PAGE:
Frances Radford writes: “I just found the site called Moving Here at www.movinghere.org.uk which has some digital images relating to immigration to England. I found a couple of people here inbound from Australia and Singapore in 1951.” One of the partners of “Moving Here” is the PRO UK and it has some incoming ship’s manifests. But Moving Here has a lot of cultural (stories & photographs) and historical information as well. It has links for tracing Caribbean, Irish, Jewish and South Asian roots. Look at its site map for more info: www.movinghere.org.uk/...temap.htm.





Petition to Open Civil Registration Records for Public Access

A group in England has started a petition to the government to open the civil registration records from 1837 to 1908 under the 100 year rule. This would enable one to obtain the birth, marriage and death information but not to receive a certificate and, for genealogical purposes, the information is usually all you need. It further requests that it be made available online. Only British citizens (including expats) can sign this petition. Go to this website petitions.number10.gov...MDrecords/ to sign.



1911 UK Census

Good news – searches of the 1911 Census can now use wildcard characters - ? can be any one character and * stands for any number of characters. Maurice Hardman wrote earlier in the week with a clever way to find siblings/parents etc. without spending any cash. Unfortunately he has now informed us that that particular loophole method is no longer available. Peter Calver of LostCousins spotted this item in an email to users of findmypast.com : "The census will be available on findmypast.com later this year, as part of a brand new subscription package. Existing findmypast.com subscribers will be offered an add-on package at a preferential rate."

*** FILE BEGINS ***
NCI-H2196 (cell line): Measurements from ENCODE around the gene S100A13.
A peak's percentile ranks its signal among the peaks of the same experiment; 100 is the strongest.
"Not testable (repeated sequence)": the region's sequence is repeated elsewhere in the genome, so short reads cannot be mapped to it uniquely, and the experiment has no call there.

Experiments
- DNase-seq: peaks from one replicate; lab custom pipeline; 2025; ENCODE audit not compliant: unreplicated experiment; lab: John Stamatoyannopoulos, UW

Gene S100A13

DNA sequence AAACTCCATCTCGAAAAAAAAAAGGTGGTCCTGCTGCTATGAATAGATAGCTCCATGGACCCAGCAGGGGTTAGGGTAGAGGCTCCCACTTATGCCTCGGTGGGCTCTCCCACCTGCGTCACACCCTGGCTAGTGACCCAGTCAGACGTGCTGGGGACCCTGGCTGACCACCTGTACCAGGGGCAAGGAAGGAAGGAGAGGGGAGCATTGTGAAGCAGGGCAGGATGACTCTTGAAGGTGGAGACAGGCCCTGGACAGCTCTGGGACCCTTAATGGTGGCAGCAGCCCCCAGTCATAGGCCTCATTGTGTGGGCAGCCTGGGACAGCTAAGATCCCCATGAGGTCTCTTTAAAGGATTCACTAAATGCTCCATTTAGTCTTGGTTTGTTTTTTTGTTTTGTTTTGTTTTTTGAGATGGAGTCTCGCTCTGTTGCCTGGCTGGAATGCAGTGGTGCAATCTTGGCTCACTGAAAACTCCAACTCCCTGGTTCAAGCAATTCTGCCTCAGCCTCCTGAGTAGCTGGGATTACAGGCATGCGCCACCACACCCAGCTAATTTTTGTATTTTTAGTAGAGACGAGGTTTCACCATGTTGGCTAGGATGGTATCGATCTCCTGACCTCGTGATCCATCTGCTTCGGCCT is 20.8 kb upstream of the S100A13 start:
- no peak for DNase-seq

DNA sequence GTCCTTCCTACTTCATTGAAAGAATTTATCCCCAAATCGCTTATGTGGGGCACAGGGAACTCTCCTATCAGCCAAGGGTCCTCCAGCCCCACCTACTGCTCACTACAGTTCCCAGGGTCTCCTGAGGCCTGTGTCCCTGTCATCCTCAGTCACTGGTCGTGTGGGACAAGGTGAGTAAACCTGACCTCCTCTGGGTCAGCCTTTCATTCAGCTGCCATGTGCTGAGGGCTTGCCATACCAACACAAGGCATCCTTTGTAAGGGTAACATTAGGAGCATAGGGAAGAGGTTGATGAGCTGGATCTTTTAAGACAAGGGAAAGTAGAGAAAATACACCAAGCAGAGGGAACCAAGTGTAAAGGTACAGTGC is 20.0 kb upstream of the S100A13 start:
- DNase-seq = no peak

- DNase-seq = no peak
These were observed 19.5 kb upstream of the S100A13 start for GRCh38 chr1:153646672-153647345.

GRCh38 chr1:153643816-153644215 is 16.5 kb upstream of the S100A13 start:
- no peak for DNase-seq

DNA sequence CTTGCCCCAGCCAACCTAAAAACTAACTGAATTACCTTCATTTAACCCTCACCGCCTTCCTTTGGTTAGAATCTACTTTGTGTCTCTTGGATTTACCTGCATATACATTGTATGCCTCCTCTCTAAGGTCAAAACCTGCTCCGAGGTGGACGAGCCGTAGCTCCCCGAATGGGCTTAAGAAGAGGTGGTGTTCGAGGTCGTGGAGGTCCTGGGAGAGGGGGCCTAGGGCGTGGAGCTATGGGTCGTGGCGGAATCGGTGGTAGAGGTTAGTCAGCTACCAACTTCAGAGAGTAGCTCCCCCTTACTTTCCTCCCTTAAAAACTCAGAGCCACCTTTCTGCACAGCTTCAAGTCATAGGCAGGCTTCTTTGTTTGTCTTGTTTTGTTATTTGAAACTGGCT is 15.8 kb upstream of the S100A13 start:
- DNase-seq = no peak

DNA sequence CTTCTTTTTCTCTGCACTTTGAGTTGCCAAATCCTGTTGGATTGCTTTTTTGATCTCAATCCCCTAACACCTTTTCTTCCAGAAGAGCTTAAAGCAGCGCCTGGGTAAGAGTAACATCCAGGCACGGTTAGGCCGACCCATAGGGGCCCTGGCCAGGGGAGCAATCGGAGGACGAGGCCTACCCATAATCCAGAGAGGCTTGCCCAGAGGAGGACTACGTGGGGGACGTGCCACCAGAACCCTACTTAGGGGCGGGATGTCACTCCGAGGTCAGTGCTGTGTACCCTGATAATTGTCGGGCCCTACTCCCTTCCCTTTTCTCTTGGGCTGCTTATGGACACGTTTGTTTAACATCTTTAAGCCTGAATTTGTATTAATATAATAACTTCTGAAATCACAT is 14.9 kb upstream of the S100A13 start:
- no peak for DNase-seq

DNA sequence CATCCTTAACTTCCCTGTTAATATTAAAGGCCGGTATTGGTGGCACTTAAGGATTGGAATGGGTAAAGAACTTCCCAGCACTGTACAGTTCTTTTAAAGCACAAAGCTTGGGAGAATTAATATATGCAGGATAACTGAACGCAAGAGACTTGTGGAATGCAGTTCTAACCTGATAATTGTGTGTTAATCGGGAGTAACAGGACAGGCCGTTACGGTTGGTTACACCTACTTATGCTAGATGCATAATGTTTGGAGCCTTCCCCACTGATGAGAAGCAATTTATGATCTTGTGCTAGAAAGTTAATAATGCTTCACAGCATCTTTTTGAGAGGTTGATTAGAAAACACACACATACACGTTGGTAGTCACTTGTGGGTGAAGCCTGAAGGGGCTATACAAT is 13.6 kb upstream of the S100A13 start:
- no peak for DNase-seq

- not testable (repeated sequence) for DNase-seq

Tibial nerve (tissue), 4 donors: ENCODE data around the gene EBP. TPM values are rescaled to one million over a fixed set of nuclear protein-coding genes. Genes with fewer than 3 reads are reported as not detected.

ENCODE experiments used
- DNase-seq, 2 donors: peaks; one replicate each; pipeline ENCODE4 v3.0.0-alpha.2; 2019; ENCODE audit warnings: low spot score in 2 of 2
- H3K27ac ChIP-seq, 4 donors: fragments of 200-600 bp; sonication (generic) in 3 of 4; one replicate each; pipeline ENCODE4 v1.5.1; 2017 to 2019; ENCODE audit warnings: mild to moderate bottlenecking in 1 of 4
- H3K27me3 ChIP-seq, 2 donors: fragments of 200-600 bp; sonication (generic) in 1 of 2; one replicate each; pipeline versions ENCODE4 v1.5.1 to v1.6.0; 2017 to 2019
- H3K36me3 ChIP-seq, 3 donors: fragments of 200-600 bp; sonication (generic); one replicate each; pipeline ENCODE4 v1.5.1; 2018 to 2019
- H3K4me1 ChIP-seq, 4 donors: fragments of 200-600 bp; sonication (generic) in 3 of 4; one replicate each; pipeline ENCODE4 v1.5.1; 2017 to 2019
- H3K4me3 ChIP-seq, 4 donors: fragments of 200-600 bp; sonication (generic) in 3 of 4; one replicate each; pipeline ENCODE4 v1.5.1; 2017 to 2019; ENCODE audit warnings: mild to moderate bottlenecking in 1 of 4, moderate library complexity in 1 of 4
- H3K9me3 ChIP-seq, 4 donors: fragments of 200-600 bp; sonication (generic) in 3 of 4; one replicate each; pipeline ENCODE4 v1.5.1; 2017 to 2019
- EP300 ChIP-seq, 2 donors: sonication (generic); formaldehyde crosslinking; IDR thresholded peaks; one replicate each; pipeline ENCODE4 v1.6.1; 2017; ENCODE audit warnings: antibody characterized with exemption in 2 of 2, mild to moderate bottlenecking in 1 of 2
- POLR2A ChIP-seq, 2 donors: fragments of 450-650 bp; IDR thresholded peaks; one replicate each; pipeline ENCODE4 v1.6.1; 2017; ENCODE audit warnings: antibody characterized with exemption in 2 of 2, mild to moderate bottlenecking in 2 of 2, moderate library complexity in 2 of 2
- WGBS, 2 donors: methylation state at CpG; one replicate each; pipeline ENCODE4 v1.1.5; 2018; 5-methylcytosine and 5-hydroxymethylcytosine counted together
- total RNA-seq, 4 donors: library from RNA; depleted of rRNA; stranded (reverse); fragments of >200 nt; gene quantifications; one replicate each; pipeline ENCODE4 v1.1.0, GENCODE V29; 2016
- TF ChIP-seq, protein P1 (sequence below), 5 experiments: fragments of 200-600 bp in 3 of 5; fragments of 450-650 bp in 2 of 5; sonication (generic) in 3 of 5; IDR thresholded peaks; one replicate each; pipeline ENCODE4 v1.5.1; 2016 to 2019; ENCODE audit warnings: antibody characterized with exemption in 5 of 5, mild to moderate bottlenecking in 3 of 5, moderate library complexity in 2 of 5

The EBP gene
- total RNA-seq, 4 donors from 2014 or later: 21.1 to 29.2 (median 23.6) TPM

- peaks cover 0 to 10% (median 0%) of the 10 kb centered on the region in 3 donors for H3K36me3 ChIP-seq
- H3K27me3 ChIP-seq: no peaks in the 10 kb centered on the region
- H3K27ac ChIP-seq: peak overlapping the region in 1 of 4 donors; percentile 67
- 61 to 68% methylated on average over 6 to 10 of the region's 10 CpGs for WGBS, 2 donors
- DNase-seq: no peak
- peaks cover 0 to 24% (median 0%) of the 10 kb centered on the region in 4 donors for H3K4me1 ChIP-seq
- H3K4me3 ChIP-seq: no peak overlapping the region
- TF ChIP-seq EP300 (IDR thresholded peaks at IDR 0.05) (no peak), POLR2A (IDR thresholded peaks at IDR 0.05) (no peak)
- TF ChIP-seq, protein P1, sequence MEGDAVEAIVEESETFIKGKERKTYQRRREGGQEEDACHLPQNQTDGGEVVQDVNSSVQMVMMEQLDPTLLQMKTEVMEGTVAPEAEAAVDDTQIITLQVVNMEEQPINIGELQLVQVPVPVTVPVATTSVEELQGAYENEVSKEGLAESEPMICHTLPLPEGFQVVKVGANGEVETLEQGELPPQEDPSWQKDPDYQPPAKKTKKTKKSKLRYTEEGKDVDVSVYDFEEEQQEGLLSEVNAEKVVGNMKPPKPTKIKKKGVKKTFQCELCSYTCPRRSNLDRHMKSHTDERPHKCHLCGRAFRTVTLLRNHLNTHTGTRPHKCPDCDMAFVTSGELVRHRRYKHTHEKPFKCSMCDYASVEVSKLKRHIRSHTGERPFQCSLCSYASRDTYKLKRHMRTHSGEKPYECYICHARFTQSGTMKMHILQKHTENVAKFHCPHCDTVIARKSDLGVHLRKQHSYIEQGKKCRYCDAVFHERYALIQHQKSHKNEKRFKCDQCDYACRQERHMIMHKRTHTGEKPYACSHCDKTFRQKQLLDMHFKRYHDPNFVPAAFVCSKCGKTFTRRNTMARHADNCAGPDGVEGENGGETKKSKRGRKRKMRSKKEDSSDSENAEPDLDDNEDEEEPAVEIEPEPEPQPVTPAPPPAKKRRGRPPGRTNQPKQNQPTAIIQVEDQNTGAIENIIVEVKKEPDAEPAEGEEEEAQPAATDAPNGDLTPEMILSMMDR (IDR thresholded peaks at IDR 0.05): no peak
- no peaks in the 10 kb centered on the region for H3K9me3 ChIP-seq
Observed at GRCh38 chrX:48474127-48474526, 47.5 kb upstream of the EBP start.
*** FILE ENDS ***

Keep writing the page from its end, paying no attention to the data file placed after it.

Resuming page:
1891 Canadian Census Now Free Online

Library and Archives Canada has put the Canadian 1891 census online at www.collectionscanada.....01-e.php. One can search and download the images without charge. One can now search the 1851, 1871, 1881, 1891, 1901 and 1911 Canadian censuses and the 1871 Ontario census on the LAC Website. FamilySearch.org is working on transcribing the 1861 census.

_________________
nuccia
Italian Surname Database

Calabria Exchange
Back to top
View user's profile Visit poster's website
  Page 1 of 1All times are GMT - 4 Hours

Post new topic   Reply to topic    Forum Index General Discussion Groups Printer Friendly Page

  
 
Jump to:  



You cannot post new topics in this forum
You cannot reply to topics in this forum
You cannot edit your posts in this forum
You cannot delete your posts in this forum
You cannot vote in polls in this forum
You cannot attach files in this forum
You cannot download files in this forum



Hosted By Site5.com
The logos and trademarks used on this site are the property of Gente di Mare Genealogy.
We are not responsible for comments posted by our users, as they are the opinions of the poster.
Interactive software released under GNU GPL, Code Credits, Privacy Policy
TCD_ItalianGene © Gente di Mare Genealogy